A training day for 12 volunteers in the theory and practice of geophysical surveying for archaeological features took place in Snape, near Aldebugh, last Saturday as part of the Touching the Tide landscape partnership on the Suffolk coast.
Following a very successful field-walking event last month (which you can read about here), Access Cambridge Archaeology (ACA) were invited to return to Snape on Saturday 15th March 2014 to run another archaeological field survey day for local residents and volunteers, this time introducing the geophysical prospection techniques of magnetometry and resistivity. The training day was commissioned by the Heritage Lottery Funded landscape partnership project Touching the Tide.
Dr Marcus Brittain, of Cambridge Archaeological Unit (CAU), joined ACA to lead the day and lend his expertise in the use of geophysics in commercial and academic archaeological field investigations. He is the site director of CAU’s excavations at Ham Hill, Britain’s largest prehistoric hillfort located in Somerset, and a project supervisor at CAU’s excavations of the North-West Cambridge development. Further afield, he has been co-ordinating the Mursiland Heritage Project exploring the archaeology and ethno-history of pastoral groups in south-west Ethiopia.
The day began with a talk from Dr Carenza Lewis, Director of ACA, at Snape Village Hall, in which she covered the aims of the day and showed some examples of ‘geofizz’ from Time Team episodes and from Saffron Walden common, which ACA excavated last summer. Marcus followed with an outline of the principles behind collecting, processing and interpreting results from magnetometry and resistivity, including illustrations from Ham Hill and other hillforts.
The group moved to the survey site shortly before lunch for a demonstration of a single probe magnetometer and twin probe resistivity meter; the latter kindly on loan from Tim Dennis at the University of Essex. The field, near Decoy Wood east of Snape, has long been of interest to members of the Aldeburgh and District Local History Society who have metal-detected the area and found numerous Anglo-Saxon artefacts. With their direction, an area of relatively flat and even ground was identified and we laid out a 30 x 30m master grid, divided into nine smaller 10 x 10m grids.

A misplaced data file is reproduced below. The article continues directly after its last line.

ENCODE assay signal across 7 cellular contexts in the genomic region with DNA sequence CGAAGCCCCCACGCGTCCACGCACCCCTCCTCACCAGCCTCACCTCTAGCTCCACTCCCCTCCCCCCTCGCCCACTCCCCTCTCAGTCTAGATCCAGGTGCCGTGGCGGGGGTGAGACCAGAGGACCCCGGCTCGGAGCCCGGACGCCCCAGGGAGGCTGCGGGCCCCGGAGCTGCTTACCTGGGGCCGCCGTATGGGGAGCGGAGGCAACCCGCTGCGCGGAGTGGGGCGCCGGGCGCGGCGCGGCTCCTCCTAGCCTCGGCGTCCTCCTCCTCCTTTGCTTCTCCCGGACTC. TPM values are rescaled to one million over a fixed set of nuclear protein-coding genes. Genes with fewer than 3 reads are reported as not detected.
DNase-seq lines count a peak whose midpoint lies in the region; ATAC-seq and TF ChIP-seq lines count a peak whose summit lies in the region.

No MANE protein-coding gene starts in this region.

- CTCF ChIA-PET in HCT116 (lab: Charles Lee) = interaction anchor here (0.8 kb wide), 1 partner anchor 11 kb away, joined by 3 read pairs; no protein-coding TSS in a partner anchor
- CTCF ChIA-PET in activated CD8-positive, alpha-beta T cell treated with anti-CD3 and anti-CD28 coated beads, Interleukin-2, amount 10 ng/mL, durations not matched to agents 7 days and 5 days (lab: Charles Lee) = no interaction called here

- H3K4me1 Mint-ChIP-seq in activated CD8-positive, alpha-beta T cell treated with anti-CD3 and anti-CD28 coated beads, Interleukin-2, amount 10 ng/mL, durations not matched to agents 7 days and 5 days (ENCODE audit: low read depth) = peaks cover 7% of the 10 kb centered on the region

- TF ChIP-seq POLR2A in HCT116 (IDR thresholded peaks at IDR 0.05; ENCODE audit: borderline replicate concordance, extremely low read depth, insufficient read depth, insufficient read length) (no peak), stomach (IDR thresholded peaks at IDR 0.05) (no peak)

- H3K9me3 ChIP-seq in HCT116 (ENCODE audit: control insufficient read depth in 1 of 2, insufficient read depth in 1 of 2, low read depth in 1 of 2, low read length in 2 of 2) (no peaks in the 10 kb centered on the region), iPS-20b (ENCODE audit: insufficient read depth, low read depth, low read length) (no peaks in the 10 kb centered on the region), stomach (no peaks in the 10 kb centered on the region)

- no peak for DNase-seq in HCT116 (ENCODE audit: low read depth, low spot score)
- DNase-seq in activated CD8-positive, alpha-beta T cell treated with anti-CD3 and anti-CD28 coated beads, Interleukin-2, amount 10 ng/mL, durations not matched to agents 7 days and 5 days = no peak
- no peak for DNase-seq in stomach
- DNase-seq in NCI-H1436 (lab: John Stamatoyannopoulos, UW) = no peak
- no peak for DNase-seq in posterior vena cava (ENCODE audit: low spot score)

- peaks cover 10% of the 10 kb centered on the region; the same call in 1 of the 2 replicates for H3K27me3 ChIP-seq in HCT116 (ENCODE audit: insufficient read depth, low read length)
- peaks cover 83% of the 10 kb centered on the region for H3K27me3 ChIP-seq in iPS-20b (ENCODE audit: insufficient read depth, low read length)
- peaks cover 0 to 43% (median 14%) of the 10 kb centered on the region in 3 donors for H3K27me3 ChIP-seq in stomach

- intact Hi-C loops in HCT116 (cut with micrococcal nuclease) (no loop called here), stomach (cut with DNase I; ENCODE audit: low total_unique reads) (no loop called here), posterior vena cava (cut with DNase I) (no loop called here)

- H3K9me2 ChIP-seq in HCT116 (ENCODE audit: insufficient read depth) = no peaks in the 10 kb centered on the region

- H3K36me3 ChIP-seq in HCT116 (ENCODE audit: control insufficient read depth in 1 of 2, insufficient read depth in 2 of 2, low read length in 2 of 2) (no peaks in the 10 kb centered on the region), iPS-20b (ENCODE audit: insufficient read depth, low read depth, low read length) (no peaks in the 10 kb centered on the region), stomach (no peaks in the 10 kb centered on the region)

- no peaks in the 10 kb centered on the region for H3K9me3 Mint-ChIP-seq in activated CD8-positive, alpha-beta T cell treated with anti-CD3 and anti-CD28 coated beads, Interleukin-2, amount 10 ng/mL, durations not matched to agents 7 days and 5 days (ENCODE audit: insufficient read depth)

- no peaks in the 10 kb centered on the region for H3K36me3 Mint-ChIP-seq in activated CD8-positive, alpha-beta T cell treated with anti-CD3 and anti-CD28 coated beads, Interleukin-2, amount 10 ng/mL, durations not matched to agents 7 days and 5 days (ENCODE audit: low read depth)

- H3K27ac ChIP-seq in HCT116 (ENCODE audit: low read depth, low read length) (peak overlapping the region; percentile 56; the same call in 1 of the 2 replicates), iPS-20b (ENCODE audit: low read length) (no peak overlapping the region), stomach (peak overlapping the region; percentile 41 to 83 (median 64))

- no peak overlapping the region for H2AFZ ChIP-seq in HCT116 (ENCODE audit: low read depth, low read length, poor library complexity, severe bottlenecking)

After a brief lunch break in the sunshine, the group split into two to work with the two instruments. We were unfortunately unable to automatically log readings with the magnetometer which would only work when walking south-north transects, demonstrating the temeramental nature of the highly sensitive magnetic equipment, but three grids were successfully completed by the end of the afternoon. The volunteers were asked to manually log and call out readings from the instruments, which were written down as they went along, allowing us to follow trends in the data as readings were taken. The resistivity meter proved much more reliable and it was used to survey the remaining six grids, giving complete coverage of the target area and the opportunity to contrast the findings of the two techniques.
The day concluded with a reflection on the potential and pitfalls of employing geophysics as part of an archaeological investigation, and refreshments were served in the form of tea and home-made Victoria sponge cake, courtesy of Touching the Tide manager Bill Jenman. A number of the volunteers had also attended the Snape field-walking day in February, and Carenza presented the distribution maps of the flint and pottery collected which have returned from specialist analysis. The maps are now available to view on the Snape project page here.
Below are a selection of quotes from the volunteers who took part in the geophysics training:
“Looking forward to the results. It is really good to have helped get the data together and then to be able to see how it fits (or does not) into a pattern.” (AA)
“I am hoping to be involved in more archaeological work in the future – very glad to have better understanding of process… So much scope in our landscape for learning more.” (JH)
“Fascinating finding newly identified clues.” (DC)
Photographs from Saturday’s event are ready to view on the ACA website here, which is also where the data collected during the geophysical surveying can be accessed once it has been processed over the coming weeks.
ACA will be returning to Suffolk over the coming months to run Higher Education Field Academies (HEFAs) in Walberswick and Long Melford. ACA will also be supervising a long weekend of community test-pit excavations in Southwold in August, as part of Touching the Tide, and further information will follow on our website soon.
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